If, on this Monday in an election year, you are hopeful that technology and the internet will improve democracy in the next decade, you’re in the minority.
A new Pew Research Center report (done in partnership with Elon University’s Imagining the Internet Center) surveyed hundreds of technology experts about whether or not digital disruption will help or hurt democracy by 2030. Of the 979 responses, about 49 percent of these respondents said use of technology “will mostly weaken core aspects of democracy and democratic representation in the next decade” while 33 percent said the use of technology “will mostly strengthen core aspects of democracy.” The remaining 18 percent expect no significant change in the next decade.
Since this was a targeted survey of industry professionals and thought leaders, Pew makes it clear that these results don’t reflect a consensus among a general population.
Jonathan Morgan, a senior design researcher at the Wikimedia Foundation, explained his reasoning behind why he thinks technology will continue to hurt democracy in this way:
I’m primarily concerned with three things.
1) The use of social media by interested groups to spread disinformation in a strategic, coordinated fashion with the intent of undermining people’s trust in institutions and/or convincing them to believe things that aren’t true.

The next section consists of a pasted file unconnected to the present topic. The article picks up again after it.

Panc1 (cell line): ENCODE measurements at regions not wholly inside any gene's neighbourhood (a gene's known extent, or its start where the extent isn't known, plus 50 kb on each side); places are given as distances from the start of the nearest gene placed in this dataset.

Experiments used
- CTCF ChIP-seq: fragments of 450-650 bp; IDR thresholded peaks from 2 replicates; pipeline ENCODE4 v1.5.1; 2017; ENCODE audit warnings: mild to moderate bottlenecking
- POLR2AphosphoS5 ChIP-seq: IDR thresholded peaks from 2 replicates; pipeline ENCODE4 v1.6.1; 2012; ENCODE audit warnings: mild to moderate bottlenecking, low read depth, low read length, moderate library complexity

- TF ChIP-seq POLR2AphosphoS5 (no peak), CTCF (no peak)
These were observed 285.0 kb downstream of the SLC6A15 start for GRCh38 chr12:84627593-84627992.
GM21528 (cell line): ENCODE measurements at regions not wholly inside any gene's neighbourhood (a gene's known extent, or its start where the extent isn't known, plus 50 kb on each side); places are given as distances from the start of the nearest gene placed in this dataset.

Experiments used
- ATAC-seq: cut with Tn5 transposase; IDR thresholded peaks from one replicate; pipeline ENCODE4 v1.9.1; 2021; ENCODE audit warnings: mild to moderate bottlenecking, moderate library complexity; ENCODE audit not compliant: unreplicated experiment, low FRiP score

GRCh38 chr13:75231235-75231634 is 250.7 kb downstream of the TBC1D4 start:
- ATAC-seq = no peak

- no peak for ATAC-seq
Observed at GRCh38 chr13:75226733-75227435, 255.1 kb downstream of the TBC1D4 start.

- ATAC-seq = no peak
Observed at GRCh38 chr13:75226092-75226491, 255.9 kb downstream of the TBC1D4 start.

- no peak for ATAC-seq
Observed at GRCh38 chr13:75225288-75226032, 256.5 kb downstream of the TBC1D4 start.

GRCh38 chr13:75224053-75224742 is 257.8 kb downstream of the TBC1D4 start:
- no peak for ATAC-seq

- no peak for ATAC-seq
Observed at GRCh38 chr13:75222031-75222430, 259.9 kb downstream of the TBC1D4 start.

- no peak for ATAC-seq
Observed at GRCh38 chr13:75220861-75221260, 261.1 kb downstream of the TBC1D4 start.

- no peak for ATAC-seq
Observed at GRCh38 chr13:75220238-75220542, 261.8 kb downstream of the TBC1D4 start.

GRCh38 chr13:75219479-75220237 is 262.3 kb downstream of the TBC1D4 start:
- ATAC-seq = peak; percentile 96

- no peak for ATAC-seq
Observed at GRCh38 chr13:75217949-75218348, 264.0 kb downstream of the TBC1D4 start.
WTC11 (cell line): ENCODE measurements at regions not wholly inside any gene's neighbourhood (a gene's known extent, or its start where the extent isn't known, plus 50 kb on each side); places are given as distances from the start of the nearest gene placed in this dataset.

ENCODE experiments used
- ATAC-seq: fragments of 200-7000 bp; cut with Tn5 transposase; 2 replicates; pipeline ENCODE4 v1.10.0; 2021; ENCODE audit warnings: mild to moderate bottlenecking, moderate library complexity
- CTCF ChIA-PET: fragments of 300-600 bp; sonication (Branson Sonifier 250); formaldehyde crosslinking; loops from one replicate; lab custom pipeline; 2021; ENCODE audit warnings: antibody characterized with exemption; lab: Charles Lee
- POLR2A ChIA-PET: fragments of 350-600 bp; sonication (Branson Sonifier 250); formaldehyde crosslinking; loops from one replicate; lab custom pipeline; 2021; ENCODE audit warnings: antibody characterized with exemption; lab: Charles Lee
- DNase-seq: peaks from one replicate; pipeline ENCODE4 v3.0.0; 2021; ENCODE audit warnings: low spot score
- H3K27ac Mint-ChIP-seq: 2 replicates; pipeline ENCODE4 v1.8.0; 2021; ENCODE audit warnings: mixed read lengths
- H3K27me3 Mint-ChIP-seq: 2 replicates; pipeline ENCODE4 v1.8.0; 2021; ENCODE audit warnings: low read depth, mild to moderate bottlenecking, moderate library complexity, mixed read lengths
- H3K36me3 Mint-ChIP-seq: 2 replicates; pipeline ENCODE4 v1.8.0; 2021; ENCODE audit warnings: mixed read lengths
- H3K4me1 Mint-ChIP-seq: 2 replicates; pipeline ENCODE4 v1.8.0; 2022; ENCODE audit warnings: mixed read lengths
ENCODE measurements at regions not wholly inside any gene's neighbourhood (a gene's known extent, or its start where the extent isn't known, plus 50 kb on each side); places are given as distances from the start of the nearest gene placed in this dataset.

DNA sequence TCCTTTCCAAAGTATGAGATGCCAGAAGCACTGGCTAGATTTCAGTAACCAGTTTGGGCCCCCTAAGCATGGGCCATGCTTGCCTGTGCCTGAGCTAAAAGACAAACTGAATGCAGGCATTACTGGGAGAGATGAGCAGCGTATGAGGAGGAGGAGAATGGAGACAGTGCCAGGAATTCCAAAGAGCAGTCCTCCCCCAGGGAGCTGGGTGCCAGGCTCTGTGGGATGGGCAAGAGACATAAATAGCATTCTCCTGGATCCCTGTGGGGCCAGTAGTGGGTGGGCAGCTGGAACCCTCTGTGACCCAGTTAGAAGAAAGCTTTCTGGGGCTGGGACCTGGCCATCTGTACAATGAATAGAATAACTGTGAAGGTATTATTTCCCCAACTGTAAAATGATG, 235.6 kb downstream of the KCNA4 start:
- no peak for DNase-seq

2) The role of proprietary, closed platforms run by profit-driven companies in disseminating information to citizens, collecting information from (and about) citizens, and engaging political stakeholder groups.
These platforms were not designed to be “digital commons,” are not equally accessible to everyone and are not run for the sake of promoting social welfare or broad-based civic participation. These companies’ profit motives, business models, data-gathering practices, process/procedural opacity and power (and therefore, resilience against regulation undertaken for prosocial purposes) make them poorly suited to promoting democracy.
3) The growing role of surveillance by digital platform owners (and other economic actors that collect and transact digital trace data) as well as by state actors, and the increasing power of machine learning-powered surveillance technologies for capturing and analyzing data, threaten the public’s ability to engage safely and equitably in civic discussions.
Meanwhile, a respondent identified only as “an internet pioneer based in North America” had this to say:
I am deeply concerned that democracy is under siege through abuse of online services and some seriously gullible citizens who have trouble distinguishing fact from fiction or who are wrapped up in conspiracy theories or who are unable or unwilling to exercise critical thinking…
We are seeing erosion of trust in our institutions, fed in part by disinformation and misinformation campaigns designed to achieve that objective and to stir dissent.
We are seeing social networking systems that provoke feedback loops that lead to extremism. Metrics such as “likes” or “views” or “followers” are maximized through expression of extreme content. Trolls use media that invite commentary to pump poison into discussion.